Questions about a set of distinct elements often arise in analytics, streaming or otherwise. Common questions are things like “Have I seen this before?” (set membership), “How many different things have I seen?” (cardinality estimation), or “How often do I see this thing?” (frequency).
When the number of different elements is small (low cardinality), this can be computed directly even in a streaming system. Some of the storage mechanisms introduced in earlier chapters, such as Redis, even have specialized data structures to allow for maintaining sets and histograms with real-time updates.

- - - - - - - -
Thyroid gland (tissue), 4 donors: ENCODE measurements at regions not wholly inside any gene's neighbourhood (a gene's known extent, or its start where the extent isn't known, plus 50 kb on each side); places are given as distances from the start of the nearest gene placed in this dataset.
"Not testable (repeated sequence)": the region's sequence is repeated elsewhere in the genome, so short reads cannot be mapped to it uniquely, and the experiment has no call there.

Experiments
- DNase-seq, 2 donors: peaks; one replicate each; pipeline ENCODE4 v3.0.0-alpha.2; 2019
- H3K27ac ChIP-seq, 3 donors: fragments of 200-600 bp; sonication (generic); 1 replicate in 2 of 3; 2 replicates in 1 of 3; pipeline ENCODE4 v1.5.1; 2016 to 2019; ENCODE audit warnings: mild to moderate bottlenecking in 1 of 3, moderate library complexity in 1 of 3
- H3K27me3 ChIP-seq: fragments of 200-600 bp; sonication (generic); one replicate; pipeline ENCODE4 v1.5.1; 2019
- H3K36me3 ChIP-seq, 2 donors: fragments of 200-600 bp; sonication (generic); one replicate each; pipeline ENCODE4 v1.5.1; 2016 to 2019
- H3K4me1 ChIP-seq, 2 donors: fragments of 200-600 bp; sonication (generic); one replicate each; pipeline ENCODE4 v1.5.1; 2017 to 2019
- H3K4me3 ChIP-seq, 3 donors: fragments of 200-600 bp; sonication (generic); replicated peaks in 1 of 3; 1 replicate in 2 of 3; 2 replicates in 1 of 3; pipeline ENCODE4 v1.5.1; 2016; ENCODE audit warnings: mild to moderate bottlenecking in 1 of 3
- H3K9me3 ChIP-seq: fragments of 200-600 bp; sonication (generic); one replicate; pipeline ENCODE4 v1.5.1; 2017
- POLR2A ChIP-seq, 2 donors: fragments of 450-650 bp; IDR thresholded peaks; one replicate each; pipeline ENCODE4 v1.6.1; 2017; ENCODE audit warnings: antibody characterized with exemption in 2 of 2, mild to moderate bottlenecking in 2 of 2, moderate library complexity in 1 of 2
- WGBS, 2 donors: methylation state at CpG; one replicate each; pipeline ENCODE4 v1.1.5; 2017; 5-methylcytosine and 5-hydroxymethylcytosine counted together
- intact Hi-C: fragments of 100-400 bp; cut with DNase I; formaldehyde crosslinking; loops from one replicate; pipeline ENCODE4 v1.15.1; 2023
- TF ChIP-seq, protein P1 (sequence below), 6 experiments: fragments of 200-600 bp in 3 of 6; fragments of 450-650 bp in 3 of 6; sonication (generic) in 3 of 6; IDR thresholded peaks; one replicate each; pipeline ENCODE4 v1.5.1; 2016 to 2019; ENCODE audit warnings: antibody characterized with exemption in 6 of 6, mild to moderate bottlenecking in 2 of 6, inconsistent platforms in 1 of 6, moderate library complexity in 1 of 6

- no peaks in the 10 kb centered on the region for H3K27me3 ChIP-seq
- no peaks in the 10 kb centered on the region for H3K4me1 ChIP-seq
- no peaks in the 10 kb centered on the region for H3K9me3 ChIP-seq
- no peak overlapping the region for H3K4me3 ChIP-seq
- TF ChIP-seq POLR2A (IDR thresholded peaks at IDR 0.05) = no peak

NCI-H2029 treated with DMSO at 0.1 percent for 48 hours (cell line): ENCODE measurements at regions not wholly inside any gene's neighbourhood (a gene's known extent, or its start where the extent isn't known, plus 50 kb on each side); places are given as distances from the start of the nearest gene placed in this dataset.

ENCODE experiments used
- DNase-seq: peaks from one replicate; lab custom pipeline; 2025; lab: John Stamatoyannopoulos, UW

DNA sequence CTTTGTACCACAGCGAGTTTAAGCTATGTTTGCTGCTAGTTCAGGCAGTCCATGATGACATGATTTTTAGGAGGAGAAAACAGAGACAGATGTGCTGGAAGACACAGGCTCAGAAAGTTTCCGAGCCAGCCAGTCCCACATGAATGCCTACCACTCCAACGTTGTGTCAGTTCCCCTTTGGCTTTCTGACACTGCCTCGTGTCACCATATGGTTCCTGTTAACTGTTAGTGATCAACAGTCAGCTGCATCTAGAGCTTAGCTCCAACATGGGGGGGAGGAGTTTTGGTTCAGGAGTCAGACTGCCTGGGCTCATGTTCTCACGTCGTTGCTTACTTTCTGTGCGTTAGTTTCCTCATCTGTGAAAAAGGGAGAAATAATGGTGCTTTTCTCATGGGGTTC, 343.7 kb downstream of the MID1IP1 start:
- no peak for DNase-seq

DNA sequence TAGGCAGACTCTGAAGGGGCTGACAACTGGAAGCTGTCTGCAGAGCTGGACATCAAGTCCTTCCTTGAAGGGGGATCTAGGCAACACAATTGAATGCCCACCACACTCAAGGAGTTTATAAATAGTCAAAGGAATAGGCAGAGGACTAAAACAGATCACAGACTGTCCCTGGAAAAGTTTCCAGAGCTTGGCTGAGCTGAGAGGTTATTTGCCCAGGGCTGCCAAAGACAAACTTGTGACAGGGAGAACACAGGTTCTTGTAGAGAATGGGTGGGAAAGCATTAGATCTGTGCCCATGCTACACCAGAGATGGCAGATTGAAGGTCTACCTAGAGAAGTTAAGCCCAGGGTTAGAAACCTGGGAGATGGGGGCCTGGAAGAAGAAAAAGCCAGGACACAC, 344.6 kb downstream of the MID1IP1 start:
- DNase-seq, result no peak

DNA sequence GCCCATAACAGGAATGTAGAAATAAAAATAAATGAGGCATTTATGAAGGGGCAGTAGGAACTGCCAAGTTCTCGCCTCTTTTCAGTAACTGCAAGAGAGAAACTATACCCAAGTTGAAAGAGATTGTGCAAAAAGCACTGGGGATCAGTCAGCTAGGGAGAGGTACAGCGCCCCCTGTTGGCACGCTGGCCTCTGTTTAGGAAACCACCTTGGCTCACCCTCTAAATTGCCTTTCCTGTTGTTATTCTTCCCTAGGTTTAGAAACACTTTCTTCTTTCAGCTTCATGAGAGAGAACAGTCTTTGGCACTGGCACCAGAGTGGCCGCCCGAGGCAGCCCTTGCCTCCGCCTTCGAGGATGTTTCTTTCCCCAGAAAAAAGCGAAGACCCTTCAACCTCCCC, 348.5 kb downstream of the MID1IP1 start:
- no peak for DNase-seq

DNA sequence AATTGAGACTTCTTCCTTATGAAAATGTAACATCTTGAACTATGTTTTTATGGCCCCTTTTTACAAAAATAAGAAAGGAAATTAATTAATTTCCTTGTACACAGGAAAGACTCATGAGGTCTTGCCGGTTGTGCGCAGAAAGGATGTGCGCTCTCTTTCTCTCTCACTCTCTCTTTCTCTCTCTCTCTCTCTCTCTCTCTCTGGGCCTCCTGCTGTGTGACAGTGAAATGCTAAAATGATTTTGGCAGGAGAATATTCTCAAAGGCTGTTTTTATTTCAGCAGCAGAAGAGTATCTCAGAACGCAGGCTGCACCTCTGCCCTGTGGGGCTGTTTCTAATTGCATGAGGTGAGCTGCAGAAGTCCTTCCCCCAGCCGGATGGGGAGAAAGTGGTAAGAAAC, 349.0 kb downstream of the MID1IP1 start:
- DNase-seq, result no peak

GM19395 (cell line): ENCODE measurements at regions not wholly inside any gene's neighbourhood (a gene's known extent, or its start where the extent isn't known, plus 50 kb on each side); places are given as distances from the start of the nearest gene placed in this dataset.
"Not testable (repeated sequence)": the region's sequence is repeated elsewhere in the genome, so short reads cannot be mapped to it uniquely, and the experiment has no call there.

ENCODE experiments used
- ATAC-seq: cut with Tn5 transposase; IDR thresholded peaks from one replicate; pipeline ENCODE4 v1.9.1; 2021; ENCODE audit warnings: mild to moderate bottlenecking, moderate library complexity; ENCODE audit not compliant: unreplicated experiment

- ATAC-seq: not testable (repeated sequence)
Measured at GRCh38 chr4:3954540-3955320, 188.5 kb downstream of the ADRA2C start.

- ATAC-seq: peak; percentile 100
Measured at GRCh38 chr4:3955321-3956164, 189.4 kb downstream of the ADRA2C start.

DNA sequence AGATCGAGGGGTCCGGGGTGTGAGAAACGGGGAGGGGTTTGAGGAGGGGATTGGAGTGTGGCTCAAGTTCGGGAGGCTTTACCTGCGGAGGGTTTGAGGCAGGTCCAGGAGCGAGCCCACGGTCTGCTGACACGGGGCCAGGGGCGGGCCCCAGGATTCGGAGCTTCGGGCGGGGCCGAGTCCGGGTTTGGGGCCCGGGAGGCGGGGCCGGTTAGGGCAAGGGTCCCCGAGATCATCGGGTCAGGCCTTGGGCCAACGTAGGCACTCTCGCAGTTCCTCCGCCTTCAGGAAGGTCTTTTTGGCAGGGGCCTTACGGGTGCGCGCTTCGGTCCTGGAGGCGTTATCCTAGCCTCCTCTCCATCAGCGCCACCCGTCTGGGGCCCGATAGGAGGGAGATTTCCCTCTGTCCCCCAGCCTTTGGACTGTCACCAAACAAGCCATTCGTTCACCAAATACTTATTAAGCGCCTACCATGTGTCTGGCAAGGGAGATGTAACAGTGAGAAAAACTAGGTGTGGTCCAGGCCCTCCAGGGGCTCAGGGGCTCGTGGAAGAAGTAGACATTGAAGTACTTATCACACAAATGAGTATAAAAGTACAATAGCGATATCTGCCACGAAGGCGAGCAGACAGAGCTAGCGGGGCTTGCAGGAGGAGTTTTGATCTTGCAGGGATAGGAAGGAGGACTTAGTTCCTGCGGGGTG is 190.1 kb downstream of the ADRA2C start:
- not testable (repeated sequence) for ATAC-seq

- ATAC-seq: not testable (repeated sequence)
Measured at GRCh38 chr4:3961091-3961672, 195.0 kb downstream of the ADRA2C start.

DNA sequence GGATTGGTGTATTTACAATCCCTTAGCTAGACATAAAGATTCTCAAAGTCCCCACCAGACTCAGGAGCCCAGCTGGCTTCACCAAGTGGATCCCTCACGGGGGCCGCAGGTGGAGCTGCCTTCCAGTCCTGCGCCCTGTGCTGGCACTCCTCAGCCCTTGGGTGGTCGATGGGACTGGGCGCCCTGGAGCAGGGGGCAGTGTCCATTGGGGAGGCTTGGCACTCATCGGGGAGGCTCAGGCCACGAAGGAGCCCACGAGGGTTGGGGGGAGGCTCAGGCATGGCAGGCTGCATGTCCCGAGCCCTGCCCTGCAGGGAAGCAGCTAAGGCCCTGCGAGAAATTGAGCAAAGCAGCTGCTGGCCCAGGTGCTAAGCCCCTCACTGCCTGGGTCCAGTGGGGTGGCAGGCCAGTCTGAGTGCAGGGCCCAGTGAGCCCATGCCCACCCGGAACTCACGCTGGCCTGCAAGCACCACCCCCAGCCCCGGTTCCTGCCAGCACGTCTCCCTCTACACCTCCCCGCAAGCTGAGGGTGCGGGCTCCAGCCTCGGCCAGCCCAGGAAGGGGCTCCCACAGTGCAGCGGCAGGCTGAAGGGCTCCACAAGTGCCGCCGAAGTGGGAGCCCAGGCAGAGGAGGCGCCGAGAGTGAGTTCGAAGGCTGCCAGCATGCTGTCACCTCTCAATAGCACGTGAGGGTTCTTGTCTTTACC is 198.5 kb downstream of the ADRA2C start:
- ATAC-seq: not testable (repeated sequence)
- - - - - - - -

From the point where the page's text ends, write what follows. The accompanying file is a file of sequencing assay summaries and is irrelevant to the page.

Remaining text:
However, when the cardinality of the set becomes large (that is, there are many distinct items) direct maintenance of these sets becomes problematic. These data structures require O(log n) update time and O(n) storage, which can be infeasible in a streaming setting and expensive (at the very least) in terms of hardware costs.
To combat these problems, a number of algorithms, collectively known as sketch algorithms, have been developed to approximate the answers to these questions. Sketch algorithms have three features that make them desirable. The first feature is constant time updates of the data, which allows them to be easily maintained in a streaming setting. Secondly, the storage space needed is usually independent of the amount of data. Finally, querying the data structure can be completed in at worst linear time. The downside is that ...